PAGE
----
The box-office failure of this lushly animated Disney film, for my money the most visually sumptuous hand-drawn ’toon of the past 20 years, nearly sank the studio’s whole animation division. I’m not sure why audiences stayed away from Treasure Planet, a fantastical retelling of Robert Louis Stevenson’s Treasure Island, but it sure wasn’t because Disney skimped on the production. The best movies take us to places we’ve never been — or better yet, never even imagined. That’s the charm of Treasure Planet: As the young hero plies the universe in an intergalactic sailing ship, he encounters scenic wonders that seem to wed Van Gogh’s “Starry Night” with images from the Hubble Space Telescope.
The Astronaut Farmer (2006)
The problem with movies about space travel has always been that the heroes and heroines are of necessity members of a privileged class: either “right stuff” pilots and scientists, handpicked for their missions by government bureaucrats, or super-wealthy enthusiasts who buy their way into the cosmos. The charm of The Astronaut Farmer, starring Billy Bob Thornton as a farmer who never made it into space despite his brief tenure as an astronaut, is in how it makes the possibility of space travel seem no more distant than a trip to just the right junkyard. Thornton, scavenging parts from around the world, pieces together a working Mercury spacecraft in his barn and plans to rocket into orbit. His wife (Virginia Madsen) supports him even though she thinks he’s kind of nuts, and the government tries mightily to keep this freelancer from pushing the blastoff button. Director Michael Polish, who has a knack for enabling quirky characters to breathe, makes it all seem wonderfully possible.
There are a lot of excellent spaceships-on-a-mission movies that could fit into this slot — among them Alien (1979) and its sequels, Event Horizon (1997) and Silent Running (1971). I picked this intriguing film from Slumdog Millionaire director Danny Boyle mostly because I’m pretty sure you haven’t seen it. Besides Sunshine’s admirably authentic sense of claustrophobia and danger, it’s also a well-crafted ensemble piece. A rarity among sci-fi movies, Sunshine’s characters don’t seem to be off-the-shelf movie types (the nerd, the leader, the sexy female scientist, etc.). In fact, before he filmed one frame, Boyle had his international cast (including New Zealander Cliff Curtis, Irishman Cillian Murphy, and Malaysia-born Michelle Yeoh) live together, and had them tour a nuclear submarine to gain some sense of the close quarters a long space mission would entail. I’m not so sure about Sunshine’s science — to reignite a dying Sun, the astronauts have to fly right up to it (that’s pretty hot, right?) and inject it with a nuclear bomb the size of Manhattan. But fans have long since learned to forgive sci-fi films for their scientific liberties. Sunshine creates a rare sense of space, place and humanity, and that’s more than enough.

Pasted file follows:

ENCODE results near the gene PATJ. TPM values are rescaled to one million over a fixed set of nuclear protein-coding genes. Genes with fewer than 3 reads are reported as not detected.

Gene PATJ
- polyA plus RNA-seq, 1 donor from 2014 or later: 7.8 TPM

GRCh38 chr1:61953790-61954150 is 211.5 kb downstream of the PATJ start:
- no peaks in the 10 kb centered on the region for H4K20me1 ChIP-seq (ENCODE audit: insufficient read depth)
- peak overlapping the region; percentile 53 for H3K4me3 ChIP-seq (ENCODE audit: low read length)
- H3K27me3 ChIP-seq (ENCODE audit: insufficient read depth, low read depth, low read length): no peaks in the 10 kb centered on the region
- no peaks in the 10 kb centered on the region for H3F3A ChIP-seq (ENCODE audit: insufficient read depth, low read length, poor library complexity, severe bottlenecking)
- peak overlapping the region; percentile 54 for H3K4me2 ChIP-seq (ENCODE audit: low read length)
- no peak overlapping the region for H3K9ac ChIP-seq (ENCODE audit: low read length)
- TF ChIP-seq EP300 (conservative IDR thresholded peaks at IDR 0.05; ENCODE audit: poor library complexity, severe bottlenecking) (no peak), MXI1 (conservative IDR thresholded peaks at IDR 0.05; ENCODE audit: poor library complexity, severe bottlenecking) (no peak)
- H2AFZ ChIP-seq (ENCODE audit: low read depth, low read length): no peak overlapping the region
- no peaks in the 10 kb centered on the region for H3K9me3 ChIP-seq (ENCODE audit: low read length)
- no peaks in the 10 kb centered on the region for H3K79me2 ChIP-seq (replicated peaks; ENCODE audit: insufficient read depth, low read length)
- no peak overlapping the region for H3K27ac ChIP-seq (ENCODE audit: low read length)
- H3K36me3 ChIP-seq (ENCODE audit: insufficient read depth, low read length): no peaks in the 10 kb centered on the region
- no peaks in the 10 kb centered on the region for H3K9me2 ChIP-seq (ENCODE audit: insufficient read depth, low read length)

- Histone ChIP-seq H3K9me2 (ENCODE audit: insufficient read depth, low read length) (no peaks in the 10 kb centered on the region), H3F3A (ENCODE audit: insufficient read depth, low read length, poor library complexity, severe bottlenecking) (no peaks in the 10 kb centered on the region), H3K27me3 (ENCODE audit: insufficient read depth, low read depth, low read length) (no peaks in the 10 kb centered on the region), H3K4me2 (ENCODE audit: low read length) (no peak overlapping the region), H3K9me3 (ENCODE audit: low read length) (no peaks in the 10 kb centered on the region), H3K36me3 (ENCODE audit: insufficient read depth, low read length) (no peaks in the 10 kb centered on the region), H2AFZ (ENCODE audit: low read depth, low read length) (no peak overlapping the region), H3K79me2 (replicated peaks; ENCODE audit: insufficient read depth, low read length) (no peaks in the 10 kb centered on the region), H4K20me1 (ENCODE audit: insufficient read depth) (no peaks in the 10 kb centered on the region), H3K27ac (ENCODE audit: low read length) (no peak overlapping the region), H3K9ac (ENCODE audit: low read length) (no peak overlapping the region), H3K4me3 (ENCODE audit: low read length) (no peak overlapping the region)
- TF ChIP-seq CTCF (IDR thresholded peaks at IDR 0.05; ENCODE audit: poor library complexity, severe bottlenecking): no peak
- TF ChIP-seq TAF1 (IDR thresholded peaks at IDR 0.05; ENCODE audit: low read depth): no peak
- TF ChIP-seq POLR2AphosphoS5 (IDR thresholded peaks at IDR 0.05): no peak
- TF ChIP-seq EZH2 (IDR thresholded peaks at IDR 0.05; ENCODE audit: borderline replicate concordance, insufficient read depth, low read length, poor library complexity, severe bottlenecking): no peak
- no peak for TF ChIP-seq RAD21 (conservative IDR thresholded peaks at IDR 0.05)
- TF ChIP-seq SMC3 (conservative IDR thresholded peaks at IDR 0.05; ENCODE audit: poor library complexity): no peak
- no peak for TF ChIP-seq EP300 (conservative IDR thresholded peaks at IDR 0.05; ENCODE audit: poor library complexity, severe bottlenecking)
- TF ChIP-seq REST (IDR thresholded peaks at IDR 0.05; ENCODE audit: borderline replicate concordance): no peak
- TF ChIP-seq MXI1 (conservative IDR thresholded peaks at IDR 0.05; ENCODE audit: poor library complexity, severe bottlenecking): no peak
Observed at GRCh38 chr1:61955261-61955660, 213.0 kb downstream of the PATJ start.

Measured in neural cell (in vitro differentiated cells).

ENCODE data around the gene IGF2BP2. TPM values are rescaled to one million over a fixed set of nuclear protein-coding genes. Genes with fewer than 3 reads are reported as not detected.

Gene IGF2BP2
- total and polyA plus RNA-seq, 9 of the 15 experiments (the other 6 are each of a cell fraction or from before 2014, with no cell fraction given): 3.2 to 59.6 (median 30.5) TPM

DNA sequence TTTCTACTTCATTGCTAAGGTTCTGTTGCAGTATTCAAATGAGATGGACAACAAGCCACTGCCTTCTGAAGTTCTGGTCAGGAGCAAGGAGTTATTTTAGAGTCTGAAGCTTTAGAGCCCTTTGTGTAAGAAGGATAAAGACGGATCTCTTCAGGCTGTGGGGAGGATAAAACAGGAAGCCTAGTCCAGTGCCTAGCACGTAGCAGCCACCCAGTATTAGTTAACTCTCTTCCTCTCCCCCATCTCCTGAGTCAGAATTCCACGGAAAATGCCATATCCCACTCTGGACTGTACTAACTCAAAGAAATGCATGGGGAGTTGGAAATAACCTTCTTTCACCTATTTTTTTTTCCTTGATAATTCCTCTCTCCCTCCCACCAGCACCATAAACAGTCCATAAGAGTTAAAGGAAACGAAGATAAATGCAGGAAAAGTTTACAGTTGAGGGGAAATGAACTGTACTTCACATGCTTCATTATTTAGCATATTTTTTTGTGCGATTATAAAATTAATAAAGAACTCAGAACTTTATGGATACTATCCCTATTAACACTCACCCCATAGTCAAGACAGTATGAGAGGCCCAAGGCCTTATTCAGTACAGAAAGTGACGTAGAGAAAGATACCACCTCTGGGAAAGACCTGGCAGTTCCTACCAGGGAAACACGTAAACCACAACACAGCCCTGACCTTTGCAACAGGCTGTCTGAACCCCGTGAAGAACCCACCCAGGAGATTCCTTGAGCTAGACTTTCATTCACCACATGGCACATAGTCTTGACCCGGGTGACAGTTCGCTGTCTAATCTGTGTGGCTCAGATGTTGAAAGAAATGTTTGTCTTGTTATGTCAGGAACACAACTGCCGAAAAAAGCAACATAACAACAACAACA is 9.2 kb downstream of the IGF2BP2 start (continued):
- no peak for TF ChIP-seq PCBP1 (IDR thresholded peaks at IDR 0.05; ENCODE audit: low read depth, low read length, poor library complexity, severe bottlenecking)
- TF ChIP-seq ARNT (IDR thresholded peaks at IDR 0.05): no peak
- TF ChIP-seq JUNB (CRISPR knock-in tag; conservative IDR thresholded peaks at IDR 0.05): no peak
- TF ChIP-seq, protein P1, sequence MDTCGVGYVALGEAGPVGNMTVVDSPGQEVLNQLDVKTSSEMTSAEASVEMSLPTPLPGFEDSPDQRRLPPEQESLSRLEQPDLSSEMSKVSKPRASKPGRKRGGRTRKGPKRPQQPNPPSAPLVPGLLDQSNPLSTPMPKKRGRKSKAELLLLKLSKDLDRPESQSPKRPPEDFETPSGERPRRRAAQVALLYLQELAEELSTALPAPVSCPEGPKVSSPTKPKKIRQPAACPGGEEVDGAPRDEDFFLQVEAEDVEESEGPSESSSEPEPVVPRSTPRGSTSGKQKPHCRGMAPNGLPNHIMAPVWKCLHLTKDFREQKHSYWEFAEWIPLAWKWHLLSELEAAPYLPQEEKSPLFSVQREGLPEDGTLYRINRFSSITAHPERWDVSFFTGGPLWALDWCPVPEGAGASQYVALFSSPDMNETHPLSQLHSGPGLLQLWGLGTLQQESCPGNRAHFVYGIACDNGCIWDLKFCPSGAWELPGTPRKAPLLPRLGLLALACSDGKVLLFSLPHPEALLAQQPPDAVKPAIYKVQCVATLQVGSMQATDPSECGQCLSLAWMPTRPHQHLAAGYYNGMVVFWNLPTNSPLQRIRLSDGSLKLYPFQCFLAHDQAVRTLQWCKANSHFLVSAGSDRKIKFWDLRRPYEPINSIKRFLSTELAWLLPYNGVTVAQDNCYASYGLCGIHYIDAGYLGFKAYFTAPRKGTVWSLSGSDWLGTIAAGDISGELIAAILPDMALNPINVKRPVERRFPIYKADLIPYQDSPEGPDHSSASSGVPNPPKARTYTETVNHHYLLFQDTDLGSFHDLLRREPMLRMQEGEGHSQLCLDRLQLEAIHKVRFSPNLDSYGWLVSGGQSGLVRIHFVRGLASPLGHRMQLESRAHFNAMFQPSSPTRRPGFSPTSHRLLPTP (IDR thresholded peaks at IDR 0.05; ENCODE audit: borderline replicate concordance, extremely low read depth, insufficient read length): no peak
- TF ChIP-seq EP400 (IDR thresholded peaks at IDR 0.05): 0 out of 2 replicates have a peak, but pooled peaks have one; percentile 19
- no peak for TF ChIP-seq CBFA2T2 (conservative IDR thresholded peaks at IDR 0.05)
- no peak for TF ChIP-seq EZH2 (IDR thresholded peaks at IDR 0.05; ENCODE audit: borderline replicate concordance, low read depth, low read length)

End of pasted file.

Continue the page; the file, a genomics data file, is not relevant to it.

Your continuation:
In the Shadow of the Moon (2007)
The story of America’s outrageous reach for the moon in the 1960s (and is there any better word to describe it?) has gotten prodigious big-screen treatment, often with outstanding results: Ron Howard’s Apollo 13 and Philip Kaufman’s The Right Stuff are prime examples. But this documentary, utilizing some never-before-seen NASA footage and interviews with surviving moon walkers (except for Neil Armstrong, who hardly ever talks to anybody), endures as the most concise and stirring account of them all. The astronauts speak directly into the camera, their faces lined with experience, their eyes still somehow aglow with sights no human had ever seen before — nor, sadly, since.